- The Washington Times - Tuesday, June 26, 2001

Having already slashed short-term interest rates five times this year each time by a relatively hefty one-half percentage point the Federal Reserve's monetary policy committee begins its two-day meeting today. This, at a time when each of the three largest economies of the G-7 the United States, Germany and Japan has either fallen into recession or may be teetering at the brink of a downturn. Not since the oil-price-induced recession of 1974-75 have the three largest economic blocs simultaneously experienced deep downturns, which had the unavoidable effects of reinforcing and exacerbating each other.

The Economist recently reported that, for the three-month period ending in May, the total industrial output for the United States, the 15-member European Union and Japan declined by 0.5 percent compared to a year earlier. Given that growth of industrial production had been 6 percent for the year before the March-May 2000 period, the dramatic rate of change in output represents the sharpest-ever decline for any 12-month period.

Things could get quite dicey throughout the world's economic landscape. Japan, whose economy has been dead in the water for a decade, experienced negative growth during first quarter, strongly suggesting it was already mired in yet another recession. Reporting that German business confidence and manufacturing orders had both plunged recently and that second-quarter growth in Germany was "widely estimated to have slipped to zero or below," the weekend edition of the Financial Times greeted its readers with the headline, "Germany may be heading for recession."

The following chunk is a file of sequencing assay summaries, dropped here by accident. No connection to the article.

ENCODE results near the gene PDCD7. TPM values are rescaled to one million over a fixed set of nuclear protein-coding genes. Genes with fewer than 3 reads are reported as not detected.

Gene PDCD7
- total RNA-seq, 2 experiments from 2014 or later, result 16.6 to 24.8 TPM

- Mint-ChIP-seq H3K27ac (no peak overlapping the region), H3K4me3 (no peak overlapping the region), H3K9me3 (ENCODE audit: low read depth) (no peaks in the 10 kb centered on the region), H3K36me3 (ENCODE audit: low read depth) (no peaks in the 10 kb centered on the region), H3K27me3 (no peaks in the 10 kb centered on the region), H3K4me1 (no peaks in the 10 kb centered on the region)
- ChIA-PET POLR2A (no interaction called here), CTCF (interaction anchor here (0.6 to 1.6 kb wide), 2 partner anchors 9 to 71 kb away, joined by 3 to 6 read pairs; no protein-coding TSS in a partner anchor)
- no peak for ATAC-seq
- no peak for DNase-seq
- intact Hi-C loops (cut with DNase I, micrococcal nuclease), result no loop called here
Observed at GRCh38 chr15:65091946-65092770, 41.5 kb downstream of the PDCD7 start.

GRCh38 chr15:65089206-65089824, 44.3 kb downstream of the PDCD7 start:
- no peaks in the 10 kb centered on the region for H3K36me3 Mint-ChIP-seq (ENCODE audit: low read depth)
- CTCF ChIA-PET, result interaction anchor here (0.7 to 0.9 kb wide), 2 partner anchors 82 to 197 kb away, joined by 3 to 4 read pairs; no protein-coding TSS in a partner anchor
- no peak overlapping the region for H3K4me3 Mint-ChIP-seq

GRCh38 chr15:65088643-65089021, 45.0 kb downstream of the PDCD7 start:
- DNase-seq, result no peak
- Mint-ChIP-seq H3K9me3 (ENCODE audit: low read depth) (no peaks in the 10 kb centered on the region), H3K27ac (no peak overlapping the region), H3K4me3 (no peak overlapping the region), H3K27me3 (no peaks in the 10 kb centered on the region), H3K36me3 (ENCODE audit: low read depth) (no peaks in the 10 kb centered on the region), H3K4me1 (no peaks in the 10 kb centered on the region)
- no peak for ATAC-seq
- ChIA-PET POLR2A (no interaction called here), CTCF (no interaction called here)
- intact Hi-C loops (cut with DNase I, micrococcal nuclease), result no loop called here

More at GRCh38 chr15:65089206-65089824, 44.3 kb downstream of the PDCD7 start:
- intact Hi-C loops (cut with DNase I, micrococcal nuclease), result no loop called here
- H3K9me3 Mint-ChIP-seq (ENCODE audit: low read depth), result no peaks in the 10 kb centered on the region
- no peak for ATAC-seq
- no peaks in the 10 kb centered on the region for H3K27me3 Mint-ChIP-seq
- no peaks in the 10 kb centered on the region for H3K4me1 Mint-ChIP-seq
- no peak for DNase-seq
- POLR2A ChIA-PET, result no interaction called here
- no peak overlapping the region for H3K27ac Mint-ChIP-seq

Meanwhile, in the United States, average annual economic growth for the six months ending in March fell to about 1 percent, compared to an annual growth rate of more than 6.5 percent that prevailed during a comparable period a year earlier. For the quarter ending Saturday, U.S. economic growth will likely be at or near zero. Indeed, as the Fed itself reported earlier this month, U.S. industrial output has declined for eight consecutive months. Business investment has collapsed. Moreover, in an economy where consumer spending represents two-thirds of gross domestic product, the rate of increase in retail sales has slowed to a crawl. Unemployment has increased by a half-percentage point since October. The manufacturing sector has shed nearly 500,000 jobs this year alone, and total nonfarm payroll has fallen by more than 200,000 jobs during April and May.

With output and employment moving in the wrong direction and energy prices expected to be subdued in future months, there is little to worry about on the inflation front, especially in an economy whose capacity utilization rate is 77.4 percent, or nearly 5 percentage points below the 1967-2000 average. Globally, capacity utilization has fallen to a 15-year low.

Thus, the overwhelming danger, both nationally and globally, continues to be an imminent downturn in output, not a resurgence of inflation. The available evidence cries out for another aggressive move. The Fed should reduce the federal funds rate, which is the interest rate banks charge each other for overnight loans, from 4 percent to 3.5 percent.

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